By Alex Burness
Rod Bretches, the former Loveland police officer convicted of possessing child pornography and videotaping a woman in the shower without her consent, was sentenced Monday to 16 months in jail, plus 15 years of probation and intensive therapy.
Eighth District Court Judge Stephen E. Howard said that while Bretches' status as both an ex-policeman and sexual offender will render him highly vulnerable to harassment by other inmates, it would have been inappropriate to not give a jail sentence.
"The circumstances are, in my opinion, horrendous," Howard said.
Bretches, 49, must turn himself in by Friday at 5 p.m. His sentence requires he spend the first six months of his sentence in the county jail, though he may become eligible to spend the remaining 10 months on outside work release.
He was originally arrested in May 2012 after colleagues at the Loveland Police Department began investigating Bretches following a woman's complaint that he had secretly videotaped her showering and then shared it online. Police searched his home and found videos and photos depicting child pornography, in addition to online messages between Bretches and user name "masterbill69" suggesting the shower taping was premeditated.
"You need to grow some ... and start taking pictures," masterbill69 wrote in June 2011. "I want action, wimp."
Bretches' attorney, Denver-based criminal defense lawyer Jonathan Willett, argued against a jail sentence by citing his client's "troubled" and "broken" childhood." In his youth, Bretches rarely spent more than one full year in the same place and was often subjected to abuse from his mother's numerous sexual partners.
The non-consensual videotaping of a Loveland woman, Willett argued, "is not so much indicative of Mr. Bretches' general view of sex," but rather that, "he is a product of some of the negative behaviors that he experienced as a child."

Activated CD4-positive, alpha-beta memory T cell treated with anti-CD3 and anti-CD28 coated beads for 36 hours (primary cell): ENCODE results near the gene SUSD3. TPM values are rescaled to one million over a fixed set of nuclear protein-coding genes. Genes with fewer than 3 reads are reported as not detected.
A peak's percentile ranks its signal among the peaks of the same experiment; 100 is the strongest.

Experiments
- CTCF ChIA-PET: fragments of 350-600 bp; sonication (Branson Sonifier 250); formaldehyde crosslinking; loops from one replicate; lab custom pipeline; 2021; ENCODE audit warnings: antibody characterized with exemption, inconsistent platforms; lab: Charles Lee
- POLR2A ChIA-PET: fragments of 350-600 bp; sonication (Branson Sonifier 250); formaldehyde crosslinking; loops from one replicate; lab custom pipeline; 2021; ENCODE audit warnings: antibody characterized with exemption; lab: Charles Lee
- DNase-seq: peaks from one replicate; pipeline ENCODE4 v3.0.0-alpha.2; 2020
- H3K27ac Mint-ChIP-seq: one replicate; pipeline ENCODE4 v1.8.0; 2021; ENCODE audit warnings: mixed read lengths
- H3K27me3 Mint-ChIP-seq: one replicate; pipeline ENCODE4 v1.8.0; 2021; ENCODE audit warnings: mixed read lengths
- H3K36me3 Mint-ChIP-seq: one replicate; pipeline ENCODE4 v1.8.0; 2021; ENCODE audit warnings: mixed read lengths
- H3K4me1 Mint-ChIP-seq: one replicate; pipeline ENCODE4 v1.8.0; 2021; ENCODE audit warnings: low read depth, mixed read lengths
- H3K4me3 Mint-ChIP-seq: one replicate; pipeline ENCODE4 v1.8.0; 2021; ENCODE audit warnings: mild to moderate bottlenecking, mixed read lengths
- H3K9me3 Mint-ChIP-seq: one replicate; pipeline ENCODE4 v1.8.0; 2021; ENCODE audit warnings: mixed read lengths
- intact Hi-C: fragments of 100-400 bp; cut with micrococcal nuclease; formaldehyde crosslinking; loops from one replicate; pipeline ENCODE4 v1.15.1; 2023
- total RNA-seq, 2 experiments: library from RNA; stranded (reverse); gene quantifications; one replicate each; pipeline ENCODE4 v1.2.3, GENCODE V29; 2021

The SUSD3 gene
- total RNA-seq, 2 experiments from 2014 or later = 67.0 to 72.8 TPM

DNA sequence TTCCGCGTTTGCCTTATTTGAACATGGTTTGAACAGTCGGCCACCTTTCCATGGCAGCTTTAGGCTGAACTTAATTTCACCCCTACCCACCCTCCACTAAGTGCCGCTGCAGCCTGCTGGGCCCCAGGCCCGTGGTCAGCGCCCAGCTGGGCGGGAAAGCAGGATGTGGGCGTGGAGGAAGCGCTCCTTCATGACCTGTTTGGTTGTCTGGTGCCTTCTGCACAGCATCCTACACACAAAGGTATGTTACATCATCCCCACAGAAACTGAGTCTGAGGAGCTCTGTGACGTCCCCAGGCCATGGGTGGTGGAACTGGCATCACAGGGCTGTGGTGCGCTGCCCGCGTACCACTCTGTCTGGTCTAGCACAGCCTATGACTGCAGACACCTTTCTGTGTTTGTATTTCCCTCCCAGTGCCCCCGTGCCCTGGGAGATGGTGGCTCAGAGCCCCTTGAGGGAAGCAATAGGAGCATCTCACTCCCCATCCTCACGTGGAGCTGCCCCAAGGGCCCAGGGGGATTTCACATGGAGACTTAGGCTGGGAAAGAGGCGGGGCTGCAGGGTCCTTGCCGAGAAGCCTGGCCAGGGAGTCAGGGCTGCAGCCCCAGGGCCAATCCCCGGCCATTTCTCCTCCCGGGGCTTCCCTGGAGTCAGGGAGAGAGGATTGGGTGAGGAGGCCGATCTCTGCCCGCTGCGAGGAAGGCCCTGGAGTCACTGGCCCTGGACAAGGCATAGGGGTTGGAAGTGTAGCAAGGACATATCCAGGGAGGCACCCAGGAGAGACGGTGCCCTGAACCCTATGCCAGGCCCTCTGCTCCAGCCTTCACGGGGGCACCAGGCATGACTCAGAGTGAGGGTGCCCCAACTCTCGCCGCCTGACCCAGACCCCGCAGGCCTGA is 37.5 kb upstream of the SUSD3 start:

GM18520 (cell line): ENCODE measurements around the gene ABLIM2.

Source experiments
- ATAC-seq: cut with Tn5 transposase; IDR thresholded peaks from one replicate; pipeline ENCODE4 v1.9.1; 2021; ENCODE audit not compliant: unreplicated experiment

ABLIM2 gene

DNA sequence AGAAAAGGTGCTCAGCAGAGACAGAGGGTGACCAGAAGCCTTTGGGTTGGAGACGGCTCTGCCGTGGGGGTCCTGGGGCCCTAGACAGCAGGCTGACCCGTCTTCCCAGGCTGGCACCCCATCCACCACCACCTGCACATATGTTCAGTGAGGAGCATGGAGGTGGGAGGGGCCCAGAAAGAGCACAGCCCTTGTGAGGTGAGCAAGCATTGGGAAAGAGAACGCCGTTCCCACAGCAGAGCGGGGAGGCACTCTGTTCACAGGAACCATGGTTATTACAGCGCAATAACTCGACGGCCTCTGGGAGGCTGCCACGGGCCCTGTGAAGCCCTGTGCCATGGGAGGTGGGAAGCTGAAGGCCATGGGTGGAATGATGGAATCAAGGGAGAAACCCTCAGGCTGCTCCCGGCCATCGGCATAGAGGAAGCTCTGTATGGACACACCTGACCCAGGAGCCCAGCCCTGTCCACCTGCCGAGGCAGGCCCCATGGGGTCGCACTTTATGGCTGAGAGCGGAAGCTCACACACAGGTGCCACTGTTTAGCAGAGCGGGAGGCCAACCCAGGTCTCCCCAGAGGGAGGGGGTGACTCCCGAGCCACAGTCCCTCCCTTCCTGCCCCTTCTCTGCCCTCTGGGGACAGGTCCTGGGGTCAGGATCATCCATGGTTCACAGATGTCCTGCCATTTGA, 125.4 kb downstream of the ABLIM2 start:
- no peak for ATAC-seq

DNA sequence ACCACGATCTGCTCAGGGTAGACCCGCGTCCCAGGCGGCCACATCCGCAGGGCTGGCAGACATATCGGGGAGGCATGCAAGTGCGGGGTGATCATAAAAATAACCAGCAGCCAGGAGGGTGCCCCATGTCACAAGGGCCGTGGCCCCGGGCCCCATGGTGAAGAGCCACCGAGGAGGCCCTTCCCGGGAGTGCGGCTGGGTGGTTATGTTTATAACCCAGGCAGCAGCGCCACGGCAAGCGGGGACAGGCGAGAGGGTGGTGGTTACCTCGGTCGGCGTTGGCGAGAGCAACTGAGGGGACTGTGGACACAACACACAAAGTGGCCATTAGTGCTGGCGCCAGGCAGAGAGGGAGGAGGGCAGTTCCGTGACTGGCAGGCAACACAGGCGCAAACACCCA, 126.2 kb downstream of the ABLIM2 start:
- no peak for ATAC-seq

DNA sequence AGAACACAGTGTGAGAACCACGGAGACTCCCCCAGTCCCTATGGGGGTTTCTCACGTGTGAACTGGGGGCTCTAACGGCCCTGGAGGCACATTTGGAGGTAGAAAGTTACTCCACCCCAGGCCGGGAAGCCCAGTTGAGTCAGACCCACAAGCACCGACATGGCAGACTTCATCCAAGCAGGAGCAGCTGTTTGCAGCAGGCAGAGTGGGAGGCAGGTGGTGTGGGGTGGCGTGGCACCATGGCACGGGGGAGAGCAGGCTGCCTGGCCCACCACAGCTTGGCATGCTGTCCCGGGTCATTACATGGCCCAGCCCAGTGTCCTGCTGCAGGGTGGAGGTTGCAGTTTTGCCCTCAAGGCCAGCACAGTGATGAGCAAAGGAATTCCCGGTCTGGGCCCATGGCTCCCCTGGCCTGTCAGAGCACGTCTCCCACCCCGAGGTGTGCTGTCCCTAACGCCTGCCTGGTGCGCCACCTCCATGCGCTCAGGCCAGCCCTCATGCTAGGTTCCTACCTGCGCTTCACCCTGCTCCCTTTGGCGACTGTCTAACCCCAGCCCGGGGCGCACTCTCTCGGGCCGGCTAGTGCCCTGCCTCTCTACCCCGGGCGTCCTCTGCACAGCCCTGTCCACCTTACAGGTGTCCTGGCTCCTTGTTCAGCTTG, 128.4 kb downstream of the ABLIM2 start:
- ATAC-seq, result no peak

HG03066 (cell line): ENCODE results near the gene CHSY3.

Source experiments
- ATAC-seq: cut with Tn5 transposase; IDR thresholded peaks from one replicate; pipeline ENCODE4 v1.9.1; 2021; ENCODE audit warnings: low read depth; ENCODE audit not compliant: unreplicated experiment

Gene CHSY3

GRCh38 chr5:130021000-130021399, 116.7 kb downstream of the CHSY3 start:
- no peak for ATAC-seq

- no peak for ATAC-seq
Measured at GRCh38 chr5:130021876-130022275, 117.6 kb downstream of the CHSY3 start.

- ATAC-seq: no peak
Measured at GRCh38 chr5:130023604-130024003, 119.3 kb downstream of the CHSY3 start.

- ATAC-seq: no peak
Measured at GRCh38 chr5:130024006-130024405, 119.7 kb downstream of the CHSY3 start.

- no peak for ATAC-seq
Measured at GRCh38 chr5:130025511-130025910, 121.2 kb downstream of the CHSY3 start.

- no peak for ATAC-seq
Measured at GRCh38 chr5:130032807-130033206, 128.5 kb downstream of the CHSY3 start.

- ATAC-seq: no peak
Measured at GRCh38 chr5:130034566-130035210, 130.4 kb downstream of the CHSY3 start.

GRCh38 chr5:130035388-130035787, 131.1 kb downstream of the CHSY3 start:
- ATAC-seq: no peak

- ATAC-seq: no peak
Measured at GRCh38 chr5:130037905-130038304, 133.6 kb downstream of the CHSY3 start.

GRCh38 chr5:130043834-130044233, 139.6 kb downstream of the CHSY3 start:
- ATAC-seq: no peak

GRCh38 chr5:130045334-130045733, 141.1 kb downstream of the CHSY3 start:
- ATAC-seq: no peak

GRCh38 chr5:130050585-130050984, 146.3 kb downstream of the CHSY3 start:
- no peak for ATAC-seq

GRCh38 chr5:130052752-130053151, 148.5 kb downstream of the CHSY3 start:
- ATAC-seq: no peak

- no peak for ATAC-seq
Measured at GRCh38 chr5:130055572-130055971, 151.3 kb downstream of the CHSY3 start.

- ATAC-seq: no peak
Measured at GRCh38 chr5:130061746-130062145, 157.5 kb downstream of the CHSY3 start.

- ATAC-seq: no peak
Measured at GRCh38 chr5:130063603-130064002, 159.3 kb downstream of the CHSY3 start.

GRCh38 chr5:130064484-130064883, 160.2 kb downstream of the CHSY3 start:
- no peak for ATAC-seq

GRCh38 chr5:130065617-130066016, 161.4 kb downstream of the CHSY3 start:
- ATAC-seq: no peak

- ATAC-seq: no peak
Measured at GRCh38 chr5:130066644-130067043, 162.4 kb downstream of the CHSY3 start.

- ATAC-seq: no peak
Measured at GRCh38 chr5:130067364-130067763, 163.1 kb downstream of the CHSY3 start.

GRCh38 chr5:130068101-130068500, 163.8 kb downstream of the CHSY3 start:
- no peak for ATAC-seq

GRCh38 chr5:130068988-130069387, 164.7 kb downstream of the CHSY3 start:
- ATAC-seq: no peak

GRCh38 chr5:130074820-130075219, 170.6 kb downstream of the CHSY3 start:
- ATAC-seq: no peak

"When you're a little kid and you're subject to this kind of abuse, you don't think rationally," Willett said.
The lead prosecutor, Erin McElroy, said the pretext of Bretches' actions does not rebut his "bad character."
"It doesn't matter who the woman in that video is," McElroy said of the peeping Tom charges levied against Bretches. "It is truly about the defendant. It's a window into what's going on in his mind."
Bretches' defense was buoyed by testimony from three women, all of whom described Bretches as a caring man always willing to assist others. In her testimony, Loveland's Christine Weston said she would put Bretches "at the top of my list" for babysitting her grandchildren.
"He's not a detriment to society," she said.
The only testimony presented by the prosecution came from the victim.
Bretches took the stand near the end of the two-hour-long sentencing, and he appeared contrite and ashamed.
"I would do anything to take it back," he said, fighting tears. "I will be working diligently on all problems I had going on with me. My goal in life is to continue on with counseling to see where I got off track. I got myself into this mess, and I'm going to work to get myself out."